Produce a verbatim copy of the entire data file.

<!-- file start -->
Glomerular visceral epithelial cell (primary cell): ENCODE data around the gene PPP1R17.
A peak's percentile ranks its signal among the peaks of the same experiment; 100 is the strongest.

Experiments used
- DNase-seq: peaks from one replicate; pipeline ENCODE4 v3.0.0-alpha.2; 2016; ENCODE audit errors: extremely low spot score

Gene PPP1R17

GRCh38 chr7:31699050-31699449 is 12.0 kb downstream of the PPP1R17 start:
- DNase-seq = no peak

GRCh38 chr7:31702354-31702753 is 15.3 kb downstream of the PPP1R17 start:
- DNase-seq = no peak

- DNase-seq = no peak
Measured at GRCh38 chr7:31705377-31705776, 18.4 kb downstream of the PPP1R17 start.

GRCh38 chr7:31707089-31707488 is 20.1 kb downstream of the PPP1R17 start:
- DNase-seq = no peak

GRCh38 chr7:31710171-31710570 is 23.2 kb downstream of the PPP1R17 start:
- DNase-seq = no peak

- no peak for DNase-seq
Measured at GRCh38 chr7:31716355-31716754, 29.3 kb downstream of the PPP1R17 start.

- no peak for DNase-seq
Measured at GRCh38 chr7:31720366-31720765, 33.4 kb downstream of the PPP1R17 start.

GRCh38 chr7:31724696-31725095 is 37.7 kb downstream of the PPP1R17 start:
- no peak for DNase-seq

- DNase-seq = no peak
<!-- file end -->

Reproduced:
Glomerular visceral epithelial cell (primary cell): ENCODE data around the gene PPP1R17.
A peak's percentile ranks its signal among the peaks of the same experiment; 100 is the strongest.

Experiments used
- DNase-seq: peaks from one replicate; pipeline ENCODE4 v3.0.0-alpha.2; 2016; ENCODE audit errors: extremely low spot score

Gene PPP1R17

GRCh38 chr7:31699050-31699449 is 12.0 kb downstream of the PPP1R17 start:
- DNase-seq = no peak

GRCh38 chr7:31702354-31702753 is 15.3 kb downstream of the PPP1R17 start:
- DNase-seq = no peak

- DNase-seq = no peak
Measured at GRCh38 chr7:31705377-31705776, 18.4 kb downstream of the PPP1R17 start.

GRCh38 chr7:31707089-31707488 is 20.1 kb downstream of the PPP1R17 start:
- DNase-seq = no peak

GRCh38 chr7:31710171-31710570 is 23.2 kb downstream of the PPP1R17 start:
- DNase-seq = no peak

- no peak for DNase-seq
Measured at GRCh38 chr7:31716355-31716754, 29.3 kb downstream of the PPP1R17 start.

- no peak for DNase-seq
Measured at GRCh38 chr7:31720366-31720765, 33.4 kb downstream of the PPP1R17 start.

GRCh38 chr7:31724696-31725095 is 37.7 kb downstream of the PPP1R17 start:
- no peak for DNase-seq

- DNase-seq = no peak